Carolyn Grant, 63, a retired registered nurse, was sitting comfortably in her favorite chair beside the fireplace when her phone buzzed at 2 p.m. on March 11 with a fresh text message: Could she come back to work?

UW Medical Center was searching for recently retired employees to bolster its ranks as the outbreak of coronavirus stretched hospital staff thin, and Grant’s former boss was asking her to step back into the saddle and help run the medical system’s COVID-19 testing program.

“Wow, I have to think about that,” Grant said of her reaction to the message. “This is serious times, and I’m past 60.”

Public Health – Seattle & King County considers people over the age of 60 to be an especially vulnerable group to severe disease if infected with the virus that causes COVID-19.

What would this mean for her family? Was she putting herself at risk? How could she help?

Also, she wondered: “How are you going to feel if you say no?”

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These are desperate times. Hospital administrators are scrambling to supply employees with protective gear, find ventilators and clear hospital space for a possible surge of COVID-19 patients. Waves of patients in other parts of the world, like Italy and Wuhan, China, overwhelmed health care systems.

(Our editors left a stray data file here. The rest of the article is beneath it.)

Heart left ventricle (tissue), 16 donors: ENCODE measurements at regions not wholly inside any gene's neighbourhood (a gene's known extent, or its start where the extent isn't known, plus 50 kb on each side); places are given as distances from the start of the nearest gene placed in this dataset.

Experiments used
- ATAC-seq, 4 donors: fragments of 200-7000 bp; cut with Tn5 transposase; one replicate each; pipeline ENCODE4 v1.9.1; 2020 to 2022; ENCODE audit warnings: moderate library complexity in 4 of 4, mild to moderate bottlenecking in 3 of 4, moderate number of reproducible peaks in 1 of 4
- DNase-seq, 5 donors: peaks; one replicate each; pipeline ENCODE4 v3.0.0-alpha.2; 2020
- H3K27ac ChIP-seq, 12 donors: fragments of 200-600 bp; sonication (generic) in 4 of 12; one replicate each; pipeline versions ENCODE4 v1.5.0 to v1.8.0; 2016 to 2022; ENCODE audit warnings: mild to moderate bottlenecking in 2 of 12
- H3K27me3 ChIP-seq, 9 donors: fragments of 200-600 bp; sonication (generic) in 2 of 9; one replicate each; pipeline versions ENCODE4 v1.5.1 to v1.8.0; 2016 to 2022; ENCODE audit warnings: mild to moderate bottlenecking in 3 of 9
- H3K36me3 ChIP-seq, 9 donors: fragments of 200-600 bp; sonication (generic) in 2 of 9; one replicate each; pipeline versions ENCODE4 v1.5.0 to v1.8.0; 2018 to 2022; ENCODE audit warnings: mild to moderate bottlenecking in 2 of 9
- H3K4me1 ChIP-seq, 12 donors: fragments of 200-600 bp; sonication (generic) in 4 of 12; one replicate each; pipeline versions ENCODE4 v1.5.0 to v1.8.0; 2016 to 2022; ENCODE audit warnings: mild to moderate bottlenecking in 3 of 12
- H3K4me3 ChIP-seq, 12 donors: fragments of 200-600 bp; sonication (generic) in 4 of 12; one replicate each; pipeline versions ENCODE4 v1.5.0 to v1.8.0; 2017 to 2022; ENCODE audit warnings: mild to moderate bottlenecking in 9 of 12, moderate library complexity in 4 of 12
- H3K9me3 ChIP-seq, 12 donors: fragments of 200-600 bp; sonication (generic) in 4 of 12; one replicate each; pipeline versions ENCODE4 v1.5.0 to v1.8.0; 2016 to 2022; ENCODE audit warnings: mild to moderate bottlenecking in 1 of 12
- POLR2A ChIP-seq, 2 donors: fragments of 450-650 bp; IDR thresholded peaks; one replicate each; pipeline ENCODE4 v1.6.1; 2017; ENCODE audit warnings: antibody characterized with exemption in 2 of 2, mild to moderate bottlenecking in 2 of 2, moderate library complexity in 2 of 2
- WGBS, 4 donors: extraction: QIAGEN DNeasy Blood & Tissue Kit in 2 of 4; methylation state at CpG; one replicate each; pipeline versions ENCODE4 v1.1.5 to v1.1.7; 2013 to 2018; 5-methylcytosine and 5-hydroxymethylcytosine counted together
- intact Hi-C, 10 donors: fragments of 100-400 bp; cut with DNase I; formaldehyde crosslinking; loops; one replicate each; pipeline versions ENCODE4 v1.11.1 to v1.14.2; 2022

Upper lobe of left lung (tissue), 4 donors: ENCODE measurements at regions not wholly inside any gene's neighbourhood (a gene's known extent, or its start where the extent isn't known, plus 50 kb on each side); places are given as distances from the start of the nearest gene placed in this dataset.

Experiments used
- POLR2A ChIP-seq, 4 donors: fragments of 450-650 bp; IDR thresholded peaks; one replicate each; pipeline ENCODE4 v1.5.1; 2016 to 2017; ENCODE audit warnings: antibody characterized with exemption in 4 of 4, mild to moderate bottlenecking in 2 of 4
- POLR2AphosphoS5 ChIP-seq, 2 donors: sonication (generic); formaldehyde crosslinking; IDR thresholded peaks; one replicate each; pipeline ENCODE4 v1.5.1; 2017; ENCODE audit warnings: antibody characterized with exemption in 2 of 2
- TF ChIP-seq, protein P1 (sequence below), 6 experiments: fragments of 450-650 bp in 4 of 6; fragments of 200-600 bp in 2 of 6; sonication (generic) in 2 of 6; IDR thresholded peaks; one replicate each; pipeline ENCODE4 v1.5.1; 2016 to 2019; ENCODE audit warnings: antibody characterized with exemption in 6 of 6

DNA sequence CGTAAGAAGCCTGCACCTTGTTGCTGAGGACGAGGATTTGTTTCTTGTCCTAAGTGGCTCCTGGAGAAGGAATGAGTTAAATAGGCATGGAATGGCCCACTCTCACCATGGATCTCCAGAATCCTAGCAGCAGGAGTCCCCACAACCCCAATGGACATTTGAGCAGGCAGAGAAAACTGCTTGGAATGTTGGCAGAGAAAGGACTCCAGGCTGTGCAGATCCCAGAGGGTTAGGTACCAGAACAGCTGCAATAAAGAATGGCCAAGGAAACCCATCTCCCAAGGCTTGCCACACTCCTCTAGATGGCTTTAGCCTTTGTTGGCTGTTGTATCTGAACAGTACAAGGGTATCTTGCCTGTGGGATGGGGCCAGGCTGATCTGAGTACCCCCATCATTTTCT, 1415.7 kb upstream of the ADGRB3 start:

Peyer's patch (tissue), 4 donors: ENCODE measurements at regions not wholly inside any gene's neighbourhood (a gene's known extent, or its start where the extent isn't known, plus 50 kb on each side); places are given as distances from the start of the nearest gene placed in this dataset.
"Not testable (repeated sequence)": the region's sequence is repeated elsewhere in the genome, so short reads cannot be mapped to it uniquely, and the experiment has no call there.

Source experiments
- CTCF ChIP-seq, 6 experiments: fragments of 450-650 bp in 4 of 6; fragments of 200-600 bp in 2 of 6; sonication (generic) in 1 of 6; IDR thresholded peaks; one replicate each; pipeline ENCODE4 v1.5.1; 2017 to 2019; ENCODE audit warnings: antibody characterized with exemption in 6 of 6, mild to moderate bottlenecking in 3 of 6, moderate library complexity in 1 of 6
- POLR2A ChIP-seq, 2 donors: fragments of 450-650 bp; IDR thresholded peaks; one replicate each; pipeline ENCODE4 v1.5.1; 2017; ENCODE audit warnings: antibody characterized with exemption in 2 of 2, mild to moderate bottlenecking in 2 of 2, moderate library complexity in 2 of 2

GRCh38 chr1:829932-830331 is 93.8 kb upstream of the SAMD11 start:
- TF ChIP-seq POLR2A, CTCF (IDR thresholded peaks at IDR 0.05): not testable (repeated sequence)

Despite the risks, some people are desperate to help.

“Nurses — we just step up,” Grant said. “I knew what they were going to be up against.”

A heavy decision

Grant spent about six hours weighing the risk before accepting the temporary position helping manage UW Medical Center’s testing program for employees and, now, members of the broader public who are UW Medicine patients. 

She had plenty to consider.

Grant suffers from symptoms of asthma. Her husband, Beau Grant, a retired machinist who is 70 years old, has twice battled prostate cancer.

This is not without risk, she told Beau. Health officials’ advice earlier this month, before Gov. Jay Inslee ordered a shelter-in-place, was for older people to hunker down and avoid public interactions.